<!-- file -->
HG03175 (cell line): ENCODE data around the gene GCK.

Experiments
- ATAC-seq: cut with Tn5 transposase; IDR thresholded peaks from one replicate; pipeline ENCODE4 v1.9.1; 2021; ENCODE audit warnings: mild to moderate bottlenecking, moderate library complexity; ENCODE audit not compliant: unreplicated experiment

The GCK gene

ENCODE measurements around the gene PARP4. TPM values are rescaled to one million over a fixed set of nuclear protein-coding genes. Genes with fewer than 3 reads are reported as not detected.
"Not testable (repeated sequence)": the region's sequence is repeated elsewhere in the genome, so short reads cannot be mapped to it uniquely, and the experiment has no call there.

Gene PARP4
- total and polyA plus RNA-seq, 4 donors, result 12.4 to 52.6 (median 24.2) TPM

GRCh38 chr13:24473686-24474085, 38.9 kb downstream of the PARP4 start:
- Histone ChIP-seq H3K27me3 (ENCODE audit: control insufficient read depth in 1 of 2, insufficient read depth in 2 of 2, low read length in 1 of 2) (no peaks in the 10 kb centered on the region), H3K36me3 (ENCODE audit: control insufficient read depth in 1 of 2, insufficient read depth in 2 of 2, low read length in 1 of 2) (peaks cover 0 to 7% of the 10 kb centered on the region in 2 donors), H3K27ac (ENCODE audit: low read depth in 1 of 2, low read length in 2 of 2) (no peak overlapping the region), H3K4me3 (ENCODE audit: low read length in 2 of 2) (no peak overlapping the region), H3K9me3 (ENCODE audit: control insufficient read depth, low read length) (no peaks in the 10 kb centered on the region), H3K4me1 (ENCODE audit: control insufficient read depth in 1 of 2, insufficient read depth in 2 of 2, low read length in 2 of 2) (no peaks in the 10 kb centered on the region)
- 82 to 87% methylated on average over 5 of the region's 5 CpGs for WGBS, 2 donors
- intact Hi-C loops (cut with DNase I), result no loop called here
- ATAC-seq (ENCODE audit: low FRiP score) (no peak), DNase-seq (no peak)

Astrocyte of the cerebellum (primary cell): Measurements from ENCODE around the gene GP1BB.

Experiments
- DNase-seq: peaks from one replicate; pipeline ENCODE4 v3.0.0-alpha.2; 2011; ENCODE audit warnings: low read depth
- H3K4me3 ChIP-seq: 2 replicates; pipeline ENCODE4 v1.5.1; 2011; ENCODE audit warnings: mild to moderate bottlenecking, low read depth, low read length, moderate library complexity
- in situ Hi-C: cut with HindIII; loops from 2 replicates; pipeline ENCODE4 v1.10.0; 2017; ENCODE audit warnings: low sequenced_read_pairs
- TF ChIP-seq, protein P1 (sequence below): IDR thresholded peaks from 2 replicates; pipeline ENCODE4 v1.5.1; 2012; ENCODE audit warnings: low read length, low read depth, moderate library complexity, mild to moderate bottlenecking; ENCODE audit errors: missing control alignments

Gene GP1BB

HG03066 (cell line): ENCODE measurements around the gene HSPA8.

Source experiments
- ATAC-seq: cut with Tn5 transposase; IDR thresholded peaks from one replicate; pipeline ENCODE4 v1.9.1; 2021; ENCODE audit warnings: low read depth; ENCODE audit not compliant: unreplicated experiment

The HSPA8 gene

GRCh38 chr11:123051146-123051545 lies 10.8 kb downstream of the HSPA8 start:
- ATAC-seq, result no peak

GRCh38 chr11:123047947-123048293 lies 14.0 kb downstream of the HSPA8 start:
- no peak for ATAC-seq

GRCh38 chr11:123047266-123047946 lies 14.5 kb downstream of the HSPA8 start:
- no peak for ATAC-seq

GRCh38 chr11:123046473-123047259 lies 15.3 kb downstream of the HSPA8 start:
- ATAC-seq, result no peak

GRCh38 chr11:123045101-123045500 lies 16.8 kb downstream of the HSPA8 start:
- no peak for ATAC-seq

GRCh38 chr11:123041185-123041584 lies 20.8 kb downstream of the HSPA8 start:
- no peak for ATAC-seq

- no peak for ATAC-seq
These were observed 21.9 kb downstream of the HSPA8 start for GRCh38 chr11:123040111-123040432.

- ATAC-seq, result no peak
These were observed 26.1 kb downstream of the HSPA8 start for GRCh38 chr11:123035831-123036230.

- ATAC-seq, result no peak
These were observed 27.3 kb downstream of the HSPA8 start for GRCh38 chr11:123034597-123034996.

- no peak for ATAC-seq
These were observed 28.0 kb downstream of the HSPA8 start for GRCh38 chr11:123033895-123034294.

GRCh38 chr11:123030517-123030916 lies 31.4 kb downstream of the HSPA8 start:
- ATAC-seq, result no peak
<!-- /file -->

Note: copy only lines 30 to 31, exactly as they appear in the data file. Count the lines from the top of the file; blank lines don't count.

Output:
- no peak for ATAC-seq

GRCh38 chr11:123046473-123047259 lies 15.3 kb downstream of the HSPA8 start: